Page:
The battle over the future of the internet is far from over. The Federal Communications Commission finalized its rules stripping away network neutrality protections in December, effectively giving the green light to internet providers like Comcast and AT&T to charge websites to reach users at faster speeds, or even block websites from being able to reach internet subscribers at all. Ever since, state and local politicians and public interest groups have been preparing lawsuits and legislation to restore network neutrality. (Not to mention an earnest, if tragically unlikely, attempt by Democrats in congress to repeal the FCC’s rules with a vote in the House and the Senate.)
This week, the states of Montana and New York are fighting back with a new, and somewhat unexpected, tactic: The governors of both states issued executive orders requiring all internet providers that provide services to the state government to adhere to the principles of network neutrality. That means, for those government services, no blocking websites, no slowing down or speeding up websites, and no charging users to reach certain websites instead of offering the whole internet.
In New York starting on March 1, according to the executive order Gov. Andrew Cuomo signed on Wednesday, all new state contracts and renewed contracts with internet service providers must include an agreement to abide by network neutrality practices. On Monday, the governor of Montana, Steve Bullock, signed a similar executive order, which goes into effect on July 1 and was the first of its kind since the FCC finalized its repeal. Both the Montana and New York effectively require internet providers that do business with the states to not block or charge to access websites for faster access to any consumer in the state either, thereby attempting to restore the internet fairness rules to Bullock’s and Cuomo’s constituents.
The moves may very well be challenged in court. The FCC’s network neutrality rules include a provision that pre-empts states from creating their own network neutrality laws that would reinstate any of the regulations that the agency repealed. Still, if states want to try to enforce network neutrality protections on their own, deciding which providers they spend taxpayer dollars on could be a pretty smart way to go about it.
“It would be a broad assertion of pre-emption power to say that the FCC’s decision to not impose network neutrality rules means that states can’t decide who they can’t to do business with,” says Tejas Narechania, a law professor at the University of California, Berkeley who focuses on telecommunication regulation. Still, Narechania says the FCC’s rules clearly state that the agency doesn’t want state and local governments to do any kind of end-run around the network neutrality repeal, which these executive orders could be interpreted as doing.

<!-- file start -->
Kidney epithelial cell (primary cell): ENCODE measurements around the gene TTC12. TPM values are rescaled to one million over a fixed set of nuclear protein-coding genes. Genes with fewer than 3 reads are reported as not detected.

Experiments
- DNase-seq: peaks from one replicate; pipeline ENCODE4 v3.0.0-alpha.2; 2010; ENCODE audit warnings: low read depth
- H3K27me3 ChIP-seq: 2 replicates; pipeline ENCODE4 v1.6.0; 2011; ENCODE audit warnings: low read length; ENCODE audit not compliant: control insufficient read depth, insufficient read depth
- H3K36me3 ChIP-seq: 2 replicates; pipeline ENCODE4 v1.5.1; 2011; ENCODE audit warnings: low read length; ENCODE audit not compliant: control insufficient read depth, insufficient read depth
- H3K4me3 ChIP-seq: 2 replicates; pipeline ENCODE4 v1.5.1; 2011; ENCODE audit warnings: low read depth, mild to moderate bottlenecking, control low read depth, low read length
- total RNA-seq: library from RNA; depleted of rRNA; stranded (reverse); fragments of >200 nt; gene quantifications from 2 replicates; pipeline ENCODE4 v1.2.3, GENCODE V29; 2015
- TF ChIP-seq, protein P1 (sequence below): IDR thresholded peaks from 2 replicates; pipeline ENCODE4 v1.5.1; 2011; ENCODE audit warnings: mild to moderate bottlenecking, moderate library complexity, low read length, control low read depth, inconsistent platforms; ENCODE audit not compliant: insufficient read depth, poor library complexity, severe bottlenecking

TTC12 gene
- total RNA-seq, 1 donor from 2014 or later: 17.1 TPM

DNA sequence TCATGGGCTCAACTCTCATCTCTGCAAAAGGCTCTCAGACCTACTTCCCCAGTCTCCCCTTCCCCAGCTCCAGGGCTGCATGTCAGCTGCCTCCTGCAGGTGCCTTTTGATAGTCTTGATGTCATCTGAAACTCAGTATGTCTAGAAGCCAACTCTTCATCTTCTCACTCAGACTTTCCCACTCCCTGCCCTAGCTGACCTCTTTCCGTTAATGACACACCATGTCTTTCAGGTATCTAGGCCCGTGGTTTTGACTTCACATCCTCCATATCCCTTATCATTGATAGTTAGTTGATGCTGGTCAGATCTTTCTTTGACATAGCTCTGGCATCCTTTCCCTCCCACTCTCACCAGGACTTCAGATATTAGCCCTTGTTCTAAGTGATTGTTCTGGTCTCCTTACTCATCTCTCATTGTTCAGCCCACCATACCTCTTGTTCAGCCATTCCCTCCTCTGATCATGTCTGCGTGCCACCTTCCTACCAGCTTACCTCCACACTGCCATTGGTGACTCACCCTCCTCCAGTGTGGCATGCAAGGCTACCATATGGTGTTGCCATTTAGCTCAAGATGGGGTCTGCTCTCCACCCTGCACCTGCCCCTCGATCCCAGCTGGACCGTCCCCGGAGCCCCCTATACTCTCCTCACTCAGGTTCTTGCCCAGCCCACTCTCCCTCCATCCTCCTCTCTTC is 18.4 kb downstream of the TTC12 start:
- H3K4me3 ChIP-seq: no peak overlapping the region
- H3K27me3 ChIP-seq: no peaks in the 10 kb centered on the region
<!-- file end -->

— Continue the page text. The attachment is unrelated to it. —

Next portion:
FCC attempts to pre-empt state laws haven’t always held up in court. The 2015 network neutrality order that the FCC repealed last December originally attempted to pre-empt state laws that prevented municipal broadband projects from extending and growing their networks. That was struck down in 2016, since the FCC traditionally doesn’t have the authority to overturn state laws. In this more recent case, though, with states trying to restore network neutrality rules, state laws aren’t being overturned by the FCC. The FCC already asserted that local and state governments can’t make their own network neutrality rules.
States have massive contracts with internet providers to serve schools, police, the post office, and other public services. And using those contracts as leverage to impose certain rules of the road for doing business in the state could pressure large internet providers to eschew pay-for-play services even if they’re legally allowed to offer them. But having network neutrality in one state but not nationwide makes for tricky implementation, since the internet is borderless, and internet providers might find that they make more money by not abiding by net neutrality nationwide then by providing a special service just for one state’s government contracts. That could mean government contracts go to smaller internet providers who are willing to adhere to network neutrality principles. Or in the worst and most unlikely case, if no internet provider is willing to not block or throttle access to websites, it could leave state services that need internet subscriptions without anyone to do business with.
Whatever happens, 2018 is going to be an intense year in the ongoing battle about how people are allowed to access the internet.
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